“All children are born artists, the problem is to remain an artist as we grow up.” — Pablo Picasso.
Poetry in Uganda starts from the seedbed of youth. Practically every child you meet lives their waking hours out in song. Which is expressed by the disco-ball light in their dancing eyes.
You see it in the East, in the West, in the North and South. It is in the air, it is in the spirit and it is in the poetry found in “Verse In Vac” (VIV).
VIV was curated to vivify, if you will, the poetry scene for now and for future generations to come.
Originally the title of a verse drama staged in 2014 by teenagers in their senior 4 vacation, VIV comprised youngsters from St. Mary’s College Kisubi and Nabisunsa Girls School. However, there was a smattering of students from other schools too.
Under the expert tutelage of Kitara Nation, the name ‘Verse In Vac’ was coined as a variation on ‘Poetry in Vacation.’
It has since mushroomed into an extensive platform for students in their Senior 4 and Senior 6 vacations.
With countless poems having bloomed eternal from 2014 to date, Kitara Nation decided to compile a sort of Greatest Hits collection of “Verse in Vac” poetry under the intriguing title “Rhymers, Metaphors and I: The Best in Verse in Vac Poetry 2014-2020.”
This book is divided into 5 parts embracive of each school vacation through the years of 2014, 2015, 2016, 2017, 2018, 2019 and 2020. And is structured by a prologue, preamble, monologues and an epilogue.
Dedicated to all “teenagers; hoping to make poetry their best friend,” this anthology is surely a Katogo blend souped-up with flavorings of wit, wisdom, passion and a healthy soupçon of mischief.
The said passion encompasses pain, too.
“Invisible Remorse” by Tracey Ahumuza A.K.A ‘Nkubito’, 2016 S.6 Vac, King’s College, Budo:
“I reach out to hold you
But you cringe and shrink
Away from me
Away from us
And I think that’s when
I repeat ‘To fade’
‘To fade’ –not because I’m paid
‘To fade’ –because I was made
‘To fade’ –because of the
Love and the hugs
Smiles and the friends…”
The pattern of rhythm and sound of the words or prosody is enhanced, line on line, by enjambment as feelings spill while carrying the run of the poet’s thought from one line to the next without a syntactical break.
The substance of these feelings are so powerful, even tragic. To fade is what every artist fears. Musician Kurt Cobain’s Suicide Note had the teary words, “It’s better to burn out than to fade away.”
We don’t have enough ABC poetry in Uganda, however you may find it partly (and brilliantly) deployed in the poem “I love like i hate you” by Titus Nsubuga, 2019 S.4. Vac, St. Denis Ssebugwawo, Gaba.
It’s a gem.
We hope this type of poetry is used more. Each line builds upon the central topic of the poem to crescendo with a bang.
“Life” by Rushongoza Begumya, 2015 S.6 Vac, Mengo S.S.S, is an insightful piece. And written in straightforward language, without the frills which come with fancy wording. Written in two stanzas, the first introductory of the whole:
“Life is an exam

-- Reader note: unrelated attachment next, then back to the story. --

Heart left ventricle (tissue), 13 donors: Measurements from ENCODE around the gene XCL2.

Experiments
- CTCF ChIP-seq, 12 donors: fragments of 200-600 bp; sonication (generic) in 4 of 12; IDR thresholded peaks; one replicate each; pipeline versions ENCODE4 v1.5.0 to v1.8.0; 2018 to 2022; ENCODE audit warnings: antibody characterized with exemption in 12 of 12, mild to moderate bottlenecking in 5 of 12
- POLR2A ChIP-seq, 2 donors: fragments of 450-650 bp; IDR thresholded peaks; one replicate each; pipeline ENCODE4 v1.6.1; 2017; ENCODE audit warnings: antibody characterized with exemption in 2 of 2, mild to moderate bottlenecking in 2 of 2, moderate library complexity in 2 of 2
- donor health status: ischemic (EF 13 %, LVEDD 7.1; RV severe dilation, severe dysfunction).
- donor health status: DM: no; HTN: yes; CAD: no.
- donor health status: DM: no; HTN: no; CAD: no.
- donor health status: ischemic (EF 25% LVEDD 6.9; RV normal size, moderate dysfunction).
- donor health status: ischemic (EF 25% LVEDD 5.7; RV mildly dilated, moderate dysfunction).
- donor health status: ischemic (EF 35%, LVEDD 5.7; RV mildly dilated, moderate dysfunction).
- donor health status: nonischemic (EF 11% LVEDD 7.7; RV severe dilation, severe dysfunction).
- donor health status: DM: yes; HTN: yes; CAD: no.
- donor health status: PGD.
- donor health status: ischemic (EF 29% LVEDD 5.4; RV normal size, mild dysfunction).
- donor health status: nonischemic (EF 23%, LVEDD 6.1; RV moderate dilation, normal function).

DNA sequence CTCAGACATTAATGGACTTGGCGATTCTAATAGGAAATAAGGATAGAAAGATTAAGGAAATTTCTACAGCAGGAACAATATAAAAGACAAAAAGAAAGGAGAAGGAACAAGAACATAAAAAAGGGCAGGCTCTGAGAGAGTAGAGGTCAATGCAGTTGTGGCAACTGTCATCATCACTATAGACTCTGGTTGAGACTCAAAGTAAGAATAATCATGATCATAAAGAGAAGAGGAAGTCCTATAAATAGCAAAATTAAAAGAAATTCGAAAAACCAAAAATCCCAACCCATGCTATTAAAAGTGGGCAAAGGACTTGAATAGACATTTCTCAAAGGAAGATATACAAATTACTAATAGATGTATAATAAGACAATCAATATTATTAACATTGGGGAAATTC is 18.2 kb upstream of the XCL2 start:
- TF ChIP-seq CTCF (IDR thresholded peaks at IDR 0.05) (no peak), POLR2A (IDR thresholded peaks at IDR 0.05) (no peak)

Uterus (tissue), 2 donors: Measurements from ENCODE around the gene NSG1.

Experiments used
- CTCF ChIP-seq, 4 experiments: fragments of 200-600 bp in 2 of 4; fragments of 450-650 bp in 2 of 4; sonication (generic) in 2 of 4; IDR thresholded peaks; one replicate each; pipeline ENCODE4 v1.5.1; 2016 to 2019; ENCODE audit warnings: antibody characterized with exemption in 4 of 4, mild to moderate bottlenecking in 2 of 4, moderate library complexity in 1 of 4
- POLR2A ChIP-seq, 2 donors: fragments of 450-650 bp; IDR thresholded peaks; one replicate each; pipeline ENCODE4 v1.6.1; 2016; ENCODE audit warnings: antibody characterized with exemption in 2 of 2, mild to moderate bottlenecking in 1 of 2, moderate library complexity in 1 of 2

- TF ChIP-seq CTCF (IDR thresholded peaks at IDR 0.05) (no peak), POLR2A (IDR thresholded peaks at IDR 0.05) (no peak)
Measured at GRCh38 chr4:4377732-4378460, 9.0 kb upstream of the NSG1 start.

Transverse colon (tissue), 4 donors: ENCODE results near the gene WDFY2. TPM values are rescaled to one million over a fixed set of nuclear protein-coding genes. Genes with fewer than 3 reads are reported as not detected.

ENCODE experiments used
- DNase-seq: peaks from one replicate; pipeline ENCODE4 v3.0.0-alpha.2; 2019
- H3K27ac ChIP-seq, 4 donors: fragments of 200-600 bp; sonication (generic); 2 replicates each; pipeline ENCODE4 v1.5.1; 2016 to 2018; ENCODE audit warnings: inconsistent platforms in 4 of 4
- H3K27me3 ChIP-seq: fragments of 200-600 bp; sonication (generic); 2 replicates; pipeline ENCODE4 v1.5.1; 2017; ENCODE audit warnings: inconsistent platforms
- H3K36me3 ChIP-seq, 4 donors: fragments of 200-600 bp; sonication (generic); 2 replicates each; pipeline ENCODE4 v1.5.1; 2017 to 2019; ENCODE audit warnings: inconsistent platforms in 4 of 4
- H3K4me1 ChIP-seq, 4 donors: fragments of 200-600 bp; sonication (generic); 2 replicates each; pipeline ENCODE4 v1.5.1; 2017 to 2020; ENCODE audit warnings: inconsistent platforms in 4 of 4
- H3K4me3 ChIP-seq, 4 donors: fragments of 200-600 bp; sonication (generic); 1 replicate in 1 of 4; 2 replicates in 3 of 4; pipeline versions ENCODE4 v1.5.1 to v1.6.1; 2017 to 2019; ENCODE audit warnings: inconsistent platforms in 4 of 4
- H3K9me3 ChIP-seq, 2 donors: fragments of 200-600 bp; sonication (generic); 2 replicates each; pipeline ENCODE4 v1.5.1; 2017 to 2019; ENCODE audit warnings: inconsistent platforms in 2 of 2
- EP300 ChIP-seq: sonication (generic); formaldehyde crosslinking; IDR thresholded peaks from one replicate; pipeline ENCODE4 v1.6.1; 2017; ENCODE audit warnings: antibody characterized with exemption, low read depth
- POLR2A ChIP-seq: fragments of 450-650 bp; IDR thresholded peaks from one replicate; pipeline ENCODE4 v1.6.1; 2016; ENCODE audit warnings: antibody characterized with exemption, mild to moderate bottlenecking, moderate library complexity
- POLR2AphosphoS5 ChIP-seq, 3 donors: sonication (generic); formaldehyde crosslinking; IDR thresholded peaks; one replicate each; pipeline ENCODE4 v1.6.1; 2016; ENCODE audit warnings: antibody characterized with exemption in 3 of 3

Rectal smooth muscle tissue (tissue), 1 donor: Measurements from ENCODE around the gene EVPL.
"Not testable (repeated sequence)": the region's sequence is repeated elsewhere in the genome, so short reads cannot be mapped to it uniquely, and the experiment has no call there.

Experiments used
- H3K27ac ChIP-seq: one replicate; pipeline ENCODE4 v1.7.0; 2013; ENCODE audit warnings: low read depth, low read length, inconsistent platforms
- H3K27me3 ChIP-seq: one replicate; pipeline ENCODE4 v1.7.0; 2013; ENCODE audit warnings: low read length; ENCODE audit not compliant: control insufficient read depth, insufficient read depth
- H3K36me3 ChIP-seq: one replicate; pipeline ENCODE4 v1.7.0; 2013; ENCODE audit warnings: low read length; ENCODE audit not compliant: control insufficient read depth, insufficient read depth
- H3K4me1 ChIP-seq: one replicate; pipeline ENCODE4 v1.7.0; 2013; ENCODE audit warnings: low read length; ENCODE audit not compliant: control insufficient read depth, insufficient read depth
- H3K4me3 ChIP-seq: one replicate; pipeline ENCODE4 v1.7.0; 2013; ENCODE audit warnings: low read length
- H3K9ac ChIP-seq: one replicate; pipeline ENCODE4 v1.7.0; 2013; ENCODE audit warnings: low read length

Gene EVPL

An exam written on white paper
With questions written in black
“This exam is sat for in a big, endless room
With many candidates
Others bite nails
Only to wake up when the start bell goes….”
It’s a departure from what Shakespeare said when he said, “Life… is a tale. Told by an idiot, full of sound and fury, signifying nothing.”
For an exam signifies that you pass or fail as a means to achieving the sound and fury of success, in a strictly formal sense.
The poet self-consciously reconciles the tension of form in his free verse to ensure that “each line corresponds exactly to one single breath unit.”
Which also applies to the poem “There’s a goat’s head between my legs” by Bridget Ankunda, 2019 S.6 Vac, Mt. St. Mary’s College, Namagunga.
The pattern of stresses on syllables in each line is breathless in its virtuosic intensity.
‘’Yamawe!!!!!’’ I screamed,
“There’s a goat’s head between my legs!
An animal has taken up residence within me
Without my permission!”
The man on my left was disgusted
And cursed all millennials and their sickening theatrics.
Kati lwaki otuwogganira?
It’s just a goat’s head.
It will go away.”
The poem is riveting. The “goat”, an elusive metaphor which adds to the poem’s curiosity value.
Speaking of metaphors, Bridget Ankunda has another poem entitled: “Rooms and the dust in them.” It’s an exceedingly clever, subtly nationalistic poem.
“Someone tell Susan Kiguli
She is not the only one who is tired of talking
As the last poem, it leaves the reader longing for more.
Artistically, it is one of the most engaging anthologies I have read in a very long time. Each poem is special for the way it seems to roll off your tongue.
Poet Byron Aaron Alinda, 2018 S.6 Vac, St. Mary’s College, Kisubi, underscores this fact in his poem, “Shithole Country”:
“A wise man said if every Ugandan swept outside his gate
We would make it to billboard,
Don’t bring your cloud to rain on our parade
All you need is faith the size of the mustard seed to grow high.”
This anthology is a product of a Poetry Series by KITARA NATION and isdavailable in all leading Ugandan bookshops for Ug X 35,000.